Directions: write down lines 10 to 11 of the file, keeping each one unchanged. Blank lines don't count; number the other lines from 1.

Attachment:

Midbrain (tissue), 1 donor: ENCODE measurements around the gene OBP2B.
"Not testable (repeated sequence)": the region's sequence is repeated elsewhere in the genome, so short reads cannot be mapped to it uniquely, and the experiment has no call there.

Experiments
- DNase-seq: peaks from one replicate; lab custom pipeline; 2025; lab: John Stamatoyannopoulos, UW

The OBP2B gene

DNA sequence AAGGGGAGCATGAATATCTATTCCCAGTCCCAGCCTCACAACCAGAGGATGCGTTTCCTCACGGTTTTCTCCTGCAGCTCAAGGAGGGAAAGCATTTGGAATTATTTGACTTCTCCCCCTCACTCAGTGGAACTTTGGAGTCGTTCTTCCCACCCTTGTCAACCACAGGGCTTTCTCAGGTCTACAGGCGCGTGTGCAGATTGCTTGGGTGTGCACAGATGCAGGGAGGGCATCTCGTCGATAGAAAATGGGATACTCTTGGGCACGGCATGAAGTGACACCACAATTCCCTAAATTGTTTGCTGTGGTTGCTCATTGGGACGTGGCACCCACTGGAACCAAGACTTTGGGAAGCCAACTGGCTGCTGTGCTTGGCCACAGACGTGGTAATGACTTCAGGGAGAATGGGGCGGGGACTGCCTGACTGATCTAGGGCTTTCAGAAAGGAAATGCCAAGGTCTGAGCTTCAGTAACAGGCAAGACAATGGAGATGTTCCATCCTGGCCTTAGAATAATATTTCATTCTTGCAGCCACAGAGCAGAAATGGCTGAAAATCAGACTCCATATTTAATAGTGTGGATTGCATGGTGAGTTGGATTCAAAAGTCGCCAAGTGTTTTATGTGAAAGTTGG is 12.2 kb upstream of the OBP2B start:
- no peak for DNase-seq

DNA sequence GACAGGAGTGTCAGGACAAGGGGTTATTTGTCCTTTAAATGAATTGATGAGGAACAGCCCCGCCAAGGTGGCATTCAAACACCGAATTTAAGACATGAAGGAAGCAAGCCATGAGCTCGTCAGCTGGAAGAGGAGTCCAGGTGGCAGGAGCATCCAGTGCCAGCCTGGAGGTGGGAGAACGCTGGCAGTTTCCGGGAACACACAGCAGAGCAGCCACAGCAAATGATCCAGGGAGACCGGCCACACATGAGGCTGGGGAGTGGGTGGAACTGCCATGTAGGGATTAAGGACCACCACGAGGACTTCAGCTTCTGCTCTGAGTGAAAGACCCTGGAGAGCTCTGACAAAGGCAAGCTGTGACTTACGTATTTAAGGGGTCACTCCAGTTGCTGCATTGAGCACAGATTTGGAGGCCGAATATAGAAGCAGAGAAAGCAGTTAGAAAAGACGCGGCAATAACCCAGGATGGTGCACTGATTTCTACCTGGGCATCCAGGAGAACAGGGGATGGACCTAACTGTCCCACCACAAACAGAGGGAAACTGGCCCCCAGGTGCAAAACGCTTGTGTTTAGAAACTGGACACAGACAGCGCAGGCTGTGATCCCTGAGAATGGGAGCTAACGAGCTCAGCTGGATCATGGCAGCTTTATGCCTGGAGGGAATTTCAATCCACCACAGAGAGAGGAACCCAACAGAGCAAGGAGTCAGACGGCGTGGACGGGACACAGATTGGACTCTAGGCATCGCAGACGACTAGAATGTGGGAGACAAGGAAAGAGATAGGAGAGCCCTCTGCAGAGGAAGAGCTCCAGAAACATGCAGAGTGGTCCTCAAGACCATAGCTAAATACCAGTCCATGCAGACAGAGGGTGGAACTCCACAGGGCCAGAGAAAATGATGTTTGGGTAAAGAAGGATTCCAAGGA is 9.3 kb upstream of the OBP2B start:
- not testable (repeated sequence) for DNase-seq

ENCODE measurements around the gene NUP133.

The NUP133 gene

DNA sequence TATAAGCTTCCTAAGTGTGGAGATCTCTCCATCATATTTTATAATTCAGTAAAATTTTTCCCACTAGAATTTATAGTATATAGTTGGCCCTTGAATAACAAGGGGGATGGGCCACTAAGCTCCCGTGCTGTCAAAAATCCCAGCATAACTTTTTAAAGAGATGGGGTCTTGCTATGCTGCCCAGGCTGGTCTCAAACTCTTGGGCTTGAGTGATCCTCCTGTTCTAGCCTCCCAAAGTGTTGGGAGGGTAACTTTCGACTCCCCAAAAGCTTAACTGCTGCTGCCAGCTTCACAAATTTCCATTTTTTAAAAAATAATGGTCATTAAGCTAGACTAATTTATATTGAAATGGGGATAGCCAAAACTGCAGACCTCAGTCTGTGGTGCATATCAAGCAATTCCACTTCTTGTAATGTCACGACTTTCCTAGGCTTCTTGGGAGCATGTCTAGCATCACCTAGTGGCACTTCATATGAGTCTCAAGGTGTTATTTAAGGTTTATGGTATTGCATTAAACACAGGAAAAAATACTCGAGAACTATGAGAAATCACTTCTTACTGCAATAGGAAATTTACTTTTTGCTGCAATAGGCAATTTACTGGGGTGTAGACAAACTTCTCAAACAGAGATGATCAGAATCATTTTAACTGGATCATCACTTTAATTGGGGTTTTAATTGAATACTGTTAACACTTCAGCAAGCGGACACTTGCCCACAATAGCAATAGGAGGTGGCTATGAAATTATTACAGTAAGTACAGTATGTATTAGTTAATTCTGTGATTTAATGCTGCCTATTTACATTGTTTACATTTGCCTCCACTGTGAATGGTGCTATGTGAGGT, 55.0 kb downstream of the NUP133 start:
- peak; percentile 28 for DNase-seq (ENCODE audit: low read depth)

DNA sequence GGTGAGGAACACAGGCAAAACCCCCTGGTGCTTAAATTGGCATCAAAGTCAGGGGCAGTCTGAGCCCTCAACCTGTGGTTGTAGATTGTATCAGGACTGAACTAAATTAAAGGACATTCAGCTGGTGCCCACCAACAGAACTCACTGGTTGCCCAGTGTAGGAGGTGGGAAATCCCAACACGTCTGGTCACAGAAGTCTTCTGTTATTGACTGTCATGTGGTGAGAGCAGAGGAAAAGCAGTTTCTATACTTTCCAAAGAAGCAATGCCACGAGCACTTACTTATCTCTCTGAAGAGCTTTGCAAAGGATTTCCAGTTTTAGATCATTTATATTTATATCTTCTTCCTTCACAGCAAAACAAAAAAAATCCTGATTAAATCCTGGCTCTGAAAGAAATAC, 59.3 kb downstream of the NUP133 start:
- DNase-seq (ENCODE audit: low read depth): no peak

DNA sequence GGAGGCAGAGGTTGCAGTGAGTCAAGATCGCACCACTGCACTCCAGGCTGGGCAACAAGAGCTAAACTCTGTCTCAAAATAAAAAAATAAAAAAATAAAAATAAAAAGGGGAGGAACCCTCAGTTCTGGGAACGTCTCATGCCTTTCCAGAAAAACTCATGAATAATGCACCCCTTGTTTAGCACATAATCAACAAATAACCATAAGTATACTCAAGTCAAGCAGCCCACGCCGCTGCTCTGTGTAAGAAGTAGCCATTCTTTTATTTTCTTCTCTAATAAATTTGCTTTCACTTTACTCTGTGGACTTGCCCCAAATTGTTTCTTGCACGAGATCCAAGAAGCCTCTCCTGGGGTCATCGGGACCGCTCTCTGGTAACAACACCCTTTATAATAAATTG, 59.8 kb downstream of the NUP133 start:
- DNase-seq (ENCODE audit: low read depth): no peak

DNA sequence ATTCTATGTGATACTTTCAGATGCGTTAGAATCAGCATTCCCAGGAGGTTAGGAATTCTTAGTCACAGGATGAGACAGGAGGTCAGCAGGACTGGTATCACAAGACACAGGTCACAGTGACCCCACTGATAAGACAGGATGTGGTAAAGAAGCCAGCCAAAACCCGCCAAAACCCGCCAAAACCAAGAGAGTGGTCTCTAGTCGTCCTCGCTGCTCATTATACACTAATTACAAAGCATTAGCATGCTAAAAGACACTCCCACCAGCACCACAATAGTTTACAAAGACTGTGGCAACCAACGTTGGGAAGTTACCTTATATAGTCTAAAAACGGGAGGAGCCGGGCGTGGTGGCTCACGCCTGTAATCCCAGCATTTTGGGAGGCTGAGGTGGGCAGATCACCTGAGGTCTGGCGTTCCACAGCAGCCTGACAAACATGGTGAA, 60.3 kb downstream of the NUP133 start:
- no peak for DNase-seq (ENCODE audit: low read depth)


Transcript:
ENCODE measurements around the gene NUP133.

The NUP133 gene